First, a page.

A Culture of Worship

Releasing young people into their potential

By Peter O’Brien

People are still chatting as the worship leader gives the signal to start. With just a few taps on the drumsticks and some rhythmic strums on the guitar, a unified purpose emerges. Words for the first song appear on a screen. The worship leader motions toward the microphone and in unison, the whole room begins declaring God’s goodness and exalting Jesus’ name. It is wonderful. It is heaven on earth.

There’s nothing too unusual about this scene. The songs, and perhaps the equipment, may be different, but this is familiar in church gatherings and prayer meetings around the world for people who love Jesus. In this case, the worship leader just happens to be a teenager, but again, that’s not uncommon.

However, a quick scan of this worship team reveals something a bit more unusual. With their odd socks, hoodies, and fresh faces, they clearly all have school in the morning. Yet this is an important public event with people from other churches coming and friends invited. Is this an experiment? A token show and tell? Far from it.

If we expect the young people in our church to be mature Christians, they need to exercise their spiritual muscles. Joseph, Joshua and Josiah are examples of people who took up leadership positions at a young age. Before them, a young Miriam stepped out from the bulrushes to be part of God’s plan for delivering His people.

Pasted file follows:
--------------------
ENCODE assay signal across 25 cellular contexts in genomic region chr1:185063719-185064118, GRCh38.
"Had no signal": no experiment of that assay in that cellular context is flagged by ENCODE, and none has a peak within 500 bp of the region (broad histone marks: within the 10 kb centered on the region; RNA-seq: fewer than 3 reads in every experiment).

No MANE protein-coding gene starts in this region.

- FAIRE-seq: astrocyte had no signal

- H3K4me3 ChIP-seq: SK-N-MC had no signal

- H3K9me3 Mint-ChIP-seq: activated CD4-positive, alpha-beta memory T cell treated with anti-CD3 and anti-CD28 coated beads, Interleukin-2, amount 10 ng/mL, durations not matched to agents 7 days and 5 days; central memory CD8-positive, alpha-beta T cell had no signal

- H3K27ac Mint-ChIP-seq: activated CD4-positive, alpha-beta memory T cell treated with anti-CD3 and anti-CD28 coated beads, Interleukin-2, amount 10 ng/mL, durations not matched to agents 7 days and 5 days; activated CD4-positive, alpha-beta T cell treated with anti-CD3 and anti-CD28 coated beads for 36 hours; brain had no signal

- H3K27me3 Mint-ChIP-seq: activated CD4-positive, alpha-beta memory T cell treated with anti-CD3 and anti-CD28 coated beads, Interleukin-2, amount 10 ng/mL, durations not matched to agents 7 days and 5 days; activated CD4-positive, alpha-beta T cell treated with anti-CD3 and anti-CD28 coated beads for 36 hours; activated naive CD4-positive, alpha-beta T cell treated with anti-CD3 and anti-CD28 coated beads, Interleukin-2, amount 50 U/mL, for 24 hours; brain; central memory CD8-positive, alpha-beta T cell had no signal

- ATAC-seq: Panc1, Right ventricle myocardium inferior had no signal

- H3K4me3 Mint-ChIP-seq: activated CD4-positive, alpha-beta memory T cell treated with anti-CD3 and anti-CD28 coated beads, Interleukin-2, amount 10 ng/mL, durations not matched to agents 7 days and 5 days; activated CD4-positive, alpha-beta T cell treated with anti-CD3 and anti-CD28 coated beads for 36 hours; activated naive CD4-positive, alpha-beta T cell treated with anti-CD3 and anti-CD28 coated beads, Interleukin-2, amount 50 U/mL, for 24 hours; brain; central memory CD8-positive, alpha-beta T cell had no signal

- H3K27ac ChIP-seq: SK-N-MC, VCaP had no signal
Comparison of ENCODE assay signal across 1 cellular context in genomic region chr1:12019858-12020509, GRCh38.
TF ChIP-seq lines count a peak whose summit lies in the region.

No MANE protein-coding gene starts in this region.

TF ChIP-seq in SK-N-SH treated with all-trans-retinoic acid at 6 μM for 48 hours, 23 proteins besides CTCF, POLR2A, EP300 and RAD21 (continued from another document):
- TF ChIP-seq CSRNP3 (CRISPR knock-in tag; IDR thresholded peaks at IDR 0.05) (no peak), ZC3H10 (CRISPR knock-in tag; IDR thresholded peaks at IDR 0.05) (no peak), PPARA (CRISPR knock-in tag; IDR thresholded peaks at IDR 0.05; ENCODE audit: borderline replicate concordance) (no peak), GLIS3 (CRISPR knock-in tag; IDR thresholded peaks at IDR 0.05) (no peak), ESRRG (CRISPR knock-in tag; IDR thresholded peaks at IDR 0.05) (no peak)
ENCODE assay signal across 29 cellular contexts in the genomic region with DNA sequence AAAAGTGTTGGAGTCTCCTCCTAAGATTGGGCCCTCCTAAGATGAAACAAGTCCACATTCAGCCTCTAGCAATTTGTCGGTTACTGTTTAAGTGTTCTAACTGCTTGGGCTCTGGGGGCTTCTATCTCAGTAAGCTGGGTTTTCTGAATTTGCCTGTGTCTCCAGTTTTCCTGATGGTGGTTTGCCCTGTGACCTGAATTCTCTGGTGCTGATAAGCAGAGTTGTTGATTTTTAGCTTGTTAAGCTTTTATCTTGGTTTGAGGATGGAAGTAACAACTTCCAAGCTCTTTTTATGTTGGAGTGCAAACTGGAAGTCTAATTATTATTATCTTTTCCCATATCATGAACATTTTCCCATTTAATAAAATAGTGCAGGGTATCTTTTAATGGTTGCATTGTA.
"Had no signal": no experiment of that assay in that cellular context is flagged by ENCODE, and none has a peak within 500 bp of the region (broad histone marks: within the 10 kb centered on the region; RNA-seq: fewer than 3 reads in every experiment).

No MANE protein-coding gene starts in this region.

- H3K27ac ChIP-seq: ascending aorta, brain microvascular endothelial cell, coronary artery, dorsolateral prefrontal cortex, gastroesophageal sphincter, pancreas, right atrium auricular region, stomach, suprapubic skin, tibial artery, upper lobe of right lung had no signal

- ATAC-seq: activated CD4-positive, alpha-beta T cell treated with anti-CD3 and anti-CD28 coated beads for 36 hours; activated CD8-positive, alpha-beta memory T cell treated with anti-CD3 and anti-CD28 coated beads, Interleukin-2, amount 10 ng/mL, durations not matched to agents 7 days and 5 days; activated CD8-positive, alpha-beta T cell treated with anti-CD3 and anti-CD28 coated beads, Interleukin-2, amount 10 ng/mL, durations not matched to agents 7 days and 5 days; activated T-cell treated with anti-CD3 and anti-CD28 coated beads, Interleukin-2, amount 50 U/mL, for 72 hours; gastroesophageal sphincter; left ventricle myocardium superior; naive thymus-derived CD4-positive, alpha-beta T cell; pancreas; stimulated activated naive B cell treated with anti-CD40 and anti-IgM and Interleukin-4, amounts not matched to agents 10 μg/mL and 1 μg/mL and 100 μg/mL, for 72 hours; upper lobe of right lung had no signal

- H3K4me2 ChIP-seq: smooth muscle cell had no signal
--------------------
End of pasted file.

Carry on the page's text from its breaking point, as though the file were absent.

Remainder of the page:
If we expect the young people in our church to be mature Christians, they need to exercise their spiritual muscles.

Stepping out, speaking up and serving humbly are the traits of leadership in God’s kingdom. As unmarried apprentices, many of Jesus’ disciples were in their late teens. When Paul states in 1 Corinthians 3:16 that as believers we are a temple, he didn’t qualify it with ‘when you are old enough’. There is no Junior Holy Spirit that dwells in us until we’re ready for the unrestricted, fully loaded version.

A number of years ago, Trinity Church Network began providing opportunities for our teenagers to grow through serving in a youth-led service. We already had a few teenagers involved in the regular worship team rota but this would involve greater responsibility. Since then, the path has unfolded in ways we did not envisage. The numbers of teenagers involved has grown as we seek to respond creatively to God’s goodness.

Our hearts are open to the possibilities of exploring more of what God has in store for us. We haven’t gotten it all together, nor do we know exactly what we’re doing - some things we tried didn’t quite work. But we remain confident that God has begun a good work in our youth and that He will perfect it.

Here are some things that we are discovering that may help your youth group start or go deeper in expressing (and leading) worship.

It is easy to get caught up in the “what and how” of worship and youth ministry. Having a clear, meaningful vision really helps keep things in focus. It took us nearly two years to express ours: “We want to develop a culture of worship in our youth that is authentic, accessible, and acceptable.” This has helped with engaging others and is a litmus test for choosing what to do or not to do.

The creative and performance elements of worship can be rewarding musically and emotionally. It is tempting to focus exclusively on that, particularly as other aspects (witness, welfare, and word) of the Christian life can be challenging. However, the greatest growth in worship expression can be found by investing time letting your light shine, caring for others, and delving deeper into the Bible. Ensure that teenagers are growing in all aspects.